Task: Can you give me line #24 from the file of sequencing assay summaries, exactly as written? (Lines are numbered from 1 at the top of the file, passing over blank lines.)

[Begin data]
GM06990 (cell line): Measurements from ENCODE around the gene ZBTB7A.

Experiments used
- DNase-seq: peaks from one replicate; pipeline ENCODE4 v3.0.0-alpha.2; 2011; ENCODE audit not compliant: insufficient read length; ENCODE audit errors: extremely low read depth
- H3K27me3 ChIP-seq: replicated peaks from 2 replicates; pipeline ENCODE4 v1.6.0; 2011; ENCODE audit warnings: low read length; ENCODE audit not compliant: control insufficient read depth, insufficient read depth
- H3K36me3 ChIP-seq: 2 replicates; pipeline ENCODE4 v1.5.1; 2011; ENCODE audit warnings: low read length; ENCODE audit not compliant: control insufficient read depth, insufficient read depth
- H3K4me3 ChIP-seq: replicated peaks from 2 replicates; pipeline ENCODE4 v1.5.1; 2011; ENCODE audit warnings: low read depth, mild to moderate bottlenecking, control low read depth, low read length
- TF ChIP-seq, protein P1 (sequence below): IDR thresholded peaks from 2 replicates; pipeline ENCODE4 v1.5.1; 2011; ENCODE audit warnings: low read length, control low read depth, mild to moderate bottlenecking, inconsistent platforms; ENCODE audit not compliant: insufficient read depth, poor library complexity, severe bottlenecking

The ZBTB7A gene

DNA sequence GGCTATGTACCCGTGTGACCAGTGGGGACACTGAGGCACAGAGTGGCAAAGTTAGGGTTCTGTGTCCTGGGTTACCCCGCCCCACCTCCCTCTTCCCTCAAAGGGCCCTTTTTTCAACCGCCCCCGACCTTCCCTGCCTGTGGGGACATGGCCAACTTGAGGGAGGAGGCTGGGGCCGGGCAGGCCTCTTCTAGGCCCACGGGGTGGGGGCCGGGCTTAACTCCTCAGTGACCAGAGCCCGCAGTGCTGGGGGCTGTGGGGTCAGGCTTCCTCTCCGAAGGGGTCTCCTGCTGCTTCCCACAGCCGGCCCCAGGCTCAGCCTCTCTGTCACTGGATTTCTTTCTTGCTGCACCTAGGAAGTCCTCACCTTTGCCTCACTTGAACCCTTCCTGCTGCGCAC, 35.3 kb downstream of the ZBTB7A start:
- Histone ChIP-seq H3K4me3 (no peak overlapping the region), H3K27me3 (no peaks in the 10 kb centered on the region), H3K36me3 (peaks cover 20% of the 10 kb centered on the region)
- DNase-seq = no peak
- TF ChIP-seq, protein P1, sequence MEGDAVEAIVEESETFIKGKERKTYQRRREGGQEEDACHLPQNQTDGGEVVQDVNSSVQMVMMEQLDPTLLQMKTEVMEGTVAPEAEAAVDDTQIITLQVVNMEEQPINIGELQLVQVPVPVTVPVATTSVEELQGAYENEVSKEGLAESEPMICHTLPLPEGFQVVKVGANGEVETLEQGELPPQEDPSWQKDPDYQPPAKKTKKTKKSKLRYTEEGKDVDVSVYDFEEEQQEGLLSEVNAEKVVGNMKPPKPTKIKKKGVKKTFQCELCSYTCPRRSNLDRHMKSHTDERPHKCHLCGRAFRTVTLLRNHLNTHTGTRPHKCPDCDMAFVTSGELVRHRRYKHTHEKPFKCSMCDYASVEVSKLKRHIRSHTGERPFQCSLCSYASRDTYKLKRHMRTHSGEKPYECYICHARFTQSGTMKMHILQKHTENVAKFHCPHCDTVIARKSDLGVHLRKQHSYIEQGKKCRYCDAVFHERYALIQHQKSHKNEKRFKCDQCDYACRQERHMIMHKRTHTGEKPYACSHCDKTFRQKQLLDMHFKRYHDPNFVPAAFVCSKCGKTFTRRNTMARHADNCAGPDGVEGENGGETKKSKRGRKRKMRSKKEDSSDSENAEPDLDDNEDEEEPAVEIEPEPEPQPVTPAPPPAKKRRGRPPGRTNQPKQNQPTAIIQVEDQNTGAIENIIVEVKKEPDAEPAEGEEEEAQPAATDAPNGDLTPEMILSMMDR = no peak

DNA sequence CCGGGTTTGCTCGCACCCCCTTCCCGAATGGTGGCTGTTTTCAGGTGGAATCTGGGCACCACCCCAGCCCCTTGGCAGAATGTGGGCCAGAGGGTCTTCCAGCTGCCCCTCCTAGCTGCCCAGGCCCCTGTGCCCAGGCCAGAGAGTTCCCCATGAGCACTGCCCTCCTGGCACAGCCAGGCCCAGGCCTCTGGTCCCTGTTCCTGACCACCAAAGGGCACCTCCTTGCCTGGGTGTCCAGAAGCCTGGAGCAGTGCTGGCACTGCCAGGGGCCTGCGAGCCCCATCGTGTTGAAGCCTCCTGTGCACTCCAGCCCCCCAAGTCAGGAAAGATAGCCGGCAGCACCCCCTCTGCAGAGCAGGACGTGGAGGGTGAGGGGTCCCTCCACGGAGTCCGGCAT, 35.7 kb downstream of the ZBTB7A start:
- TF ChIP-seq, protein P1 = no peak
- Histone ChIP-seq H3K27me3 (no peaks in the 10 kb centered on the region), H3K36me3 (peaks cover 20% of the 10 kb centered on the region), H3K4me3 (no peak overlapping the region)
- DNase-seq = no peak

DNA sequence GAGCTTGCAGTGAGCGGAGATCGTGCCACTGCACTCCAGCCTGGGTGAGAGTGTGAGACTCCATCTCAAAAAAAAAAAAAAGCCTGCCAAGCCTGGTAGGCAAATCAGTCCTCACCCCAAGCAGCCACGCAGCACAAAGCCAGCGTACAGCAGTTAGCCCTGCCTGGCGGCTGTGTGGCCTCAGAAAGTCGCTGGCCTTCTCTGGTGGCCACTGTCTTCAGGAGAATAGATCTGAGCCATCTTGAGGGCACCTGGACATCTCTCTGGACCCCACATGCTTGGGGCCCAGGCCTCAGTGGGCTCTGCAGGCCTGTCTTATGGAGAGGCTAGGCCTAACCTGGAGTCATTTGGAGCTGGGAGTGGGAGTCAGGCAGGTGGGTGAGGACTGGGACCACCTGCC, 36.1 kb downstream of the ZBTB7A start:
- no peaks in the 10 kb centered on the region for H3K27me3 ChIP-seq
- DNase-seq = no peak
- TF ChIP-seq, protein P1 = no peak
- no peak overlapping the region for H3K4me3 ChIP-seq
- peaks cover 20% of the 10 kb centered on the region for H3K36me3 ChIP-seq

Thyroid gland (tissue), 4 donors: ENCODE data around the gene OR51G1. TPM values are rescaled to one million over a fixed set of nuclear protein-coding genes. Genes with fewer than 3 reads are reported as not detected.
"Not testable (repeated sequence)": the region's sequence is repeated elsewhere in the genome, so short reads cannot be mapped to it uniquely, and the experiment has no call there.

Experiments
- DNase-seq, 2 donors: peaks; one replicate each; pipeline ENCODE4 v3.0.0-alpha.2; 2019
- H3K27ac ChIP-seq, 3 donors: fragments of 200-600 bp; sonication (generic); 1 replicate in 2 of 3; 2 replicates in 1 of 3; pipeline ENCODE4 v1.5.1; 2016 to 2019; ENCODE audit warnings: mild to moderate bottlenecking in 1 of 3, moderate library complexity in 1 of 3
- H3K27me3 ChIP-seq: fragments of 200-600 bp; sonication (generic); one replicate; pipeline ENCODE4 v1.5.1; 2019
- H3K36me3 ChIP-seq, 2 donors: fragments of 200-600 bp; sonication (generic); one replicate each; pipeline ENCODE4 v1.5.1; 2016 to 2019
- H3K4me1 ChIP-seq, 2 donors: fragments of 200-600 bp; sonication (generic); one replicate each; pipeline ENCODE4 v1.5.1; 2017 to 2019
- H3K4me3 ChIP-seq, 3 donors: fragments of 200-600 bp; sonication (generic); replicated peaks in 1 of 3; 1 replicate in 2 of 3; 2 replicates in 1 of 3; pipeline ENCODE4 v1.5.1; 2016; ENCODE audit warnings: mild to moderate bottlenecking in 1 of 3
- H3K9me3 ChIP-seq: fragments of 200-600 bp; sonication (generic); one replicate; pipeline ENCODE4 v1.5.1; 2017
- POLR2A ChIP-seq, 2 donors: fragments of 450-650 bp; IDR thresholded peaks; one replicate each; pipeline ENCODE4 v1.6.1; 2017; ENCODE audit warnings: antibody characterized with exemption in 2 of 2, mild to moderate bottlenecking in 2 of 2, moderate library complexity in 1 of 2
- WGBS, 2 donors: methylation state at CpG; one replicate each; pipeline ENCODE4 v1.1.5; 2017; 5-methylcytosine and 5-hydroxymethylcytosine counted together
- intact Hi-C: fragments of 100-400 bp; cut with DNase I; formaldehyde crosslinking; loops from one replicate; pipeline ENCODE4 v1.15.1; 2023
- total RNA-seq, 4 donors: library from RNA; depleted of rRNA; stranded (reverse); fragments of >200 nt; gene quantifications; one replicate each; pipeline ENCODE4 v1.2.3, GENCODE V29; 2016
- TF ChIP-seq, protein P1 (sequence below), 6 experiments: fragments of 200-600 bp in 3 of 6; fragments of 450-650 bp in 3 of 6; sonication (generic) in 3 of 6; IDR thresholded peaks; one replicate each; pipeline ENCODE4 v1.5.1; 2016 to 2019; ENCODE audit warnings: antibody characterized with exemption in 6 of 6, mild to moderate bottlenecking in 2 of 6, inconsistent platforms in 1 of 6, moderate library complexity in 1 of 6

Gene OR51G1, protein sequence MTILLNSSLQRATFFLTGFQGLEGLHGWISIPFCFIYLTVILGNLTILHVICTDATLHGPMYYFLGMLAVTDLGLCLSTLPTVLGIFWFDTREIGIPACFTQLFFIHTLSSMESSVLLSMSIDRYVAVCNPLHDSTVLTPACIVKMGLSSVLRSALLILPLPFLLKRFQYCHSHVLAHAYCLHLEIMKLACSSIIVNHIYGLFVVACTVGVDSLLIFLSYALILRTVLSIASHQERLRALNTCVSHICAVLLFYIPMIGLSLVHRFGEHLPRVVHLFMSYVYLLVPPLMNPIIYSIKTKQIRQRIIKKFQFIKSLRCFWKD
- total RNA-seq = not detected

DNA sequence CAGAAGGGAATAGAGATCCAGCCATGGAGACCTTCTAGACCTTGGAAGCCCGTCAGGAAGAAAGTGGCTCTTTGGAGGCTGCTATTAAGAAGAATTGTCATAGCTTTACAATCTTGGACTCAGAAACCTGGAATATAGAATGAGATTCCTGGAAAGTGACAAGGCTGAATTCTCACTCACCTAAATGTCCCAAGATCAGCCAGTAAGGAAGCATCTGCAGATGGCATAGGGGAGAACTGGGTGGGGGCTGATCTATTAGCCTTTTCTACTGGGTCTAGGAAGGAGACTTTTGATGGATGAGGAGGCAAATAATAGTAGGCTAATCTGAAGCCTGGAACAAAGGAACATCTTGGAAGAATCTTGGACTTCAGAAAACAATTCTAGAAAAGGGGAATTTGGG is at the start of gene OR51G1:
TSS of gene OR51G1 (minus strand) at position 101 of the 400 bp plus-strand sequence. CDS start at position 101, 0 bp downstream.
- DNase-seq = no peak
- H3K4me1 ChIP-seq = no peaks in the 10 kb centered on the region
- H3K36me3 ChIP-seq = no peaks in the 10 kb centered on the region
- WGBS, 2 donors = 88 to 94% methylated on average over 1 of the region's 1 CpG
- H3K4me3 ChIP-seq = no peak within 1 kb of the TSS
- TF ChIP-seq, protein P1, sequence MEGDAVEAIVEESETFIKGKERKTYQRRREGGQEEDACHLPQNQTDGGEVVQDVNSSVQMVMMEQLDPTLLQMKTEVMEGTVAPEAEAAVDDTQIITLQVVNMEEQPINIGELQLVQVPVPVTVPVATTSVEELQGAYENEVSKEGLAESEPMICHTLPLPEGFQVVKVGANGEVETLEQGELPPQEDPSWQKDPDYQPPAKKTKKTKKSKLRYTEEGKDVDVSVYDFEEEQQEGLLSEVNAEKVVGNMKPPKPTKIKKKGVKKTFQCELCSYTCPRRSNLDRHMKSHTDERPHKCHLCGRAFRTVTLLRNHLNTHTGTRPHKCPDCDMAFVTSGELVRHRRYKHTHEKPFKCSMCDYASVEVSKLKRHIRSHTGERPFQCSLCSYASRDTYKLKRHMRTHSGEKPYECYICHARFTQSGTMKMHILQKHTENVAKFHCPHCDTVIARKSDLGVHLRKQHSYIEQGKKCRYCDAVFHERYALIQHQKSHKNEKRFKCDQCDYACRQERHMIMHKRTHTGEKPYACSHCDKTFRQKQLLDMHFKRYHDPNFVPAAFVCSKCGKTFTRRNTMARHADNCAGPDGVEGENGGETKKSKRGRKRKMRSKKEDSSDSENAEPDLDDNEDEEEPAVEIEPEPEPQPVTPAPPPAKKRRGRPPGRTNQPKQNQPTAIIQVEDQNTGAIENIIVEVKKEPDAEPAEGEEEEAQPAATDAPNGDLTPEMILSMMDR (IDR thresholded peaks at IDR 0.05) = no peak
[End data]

"Not testable (repeated sequence)": the region's sequence is repeated elsewhere in the genome, so short reads cannot be mapped to it uniquely, and the experiment has no call there.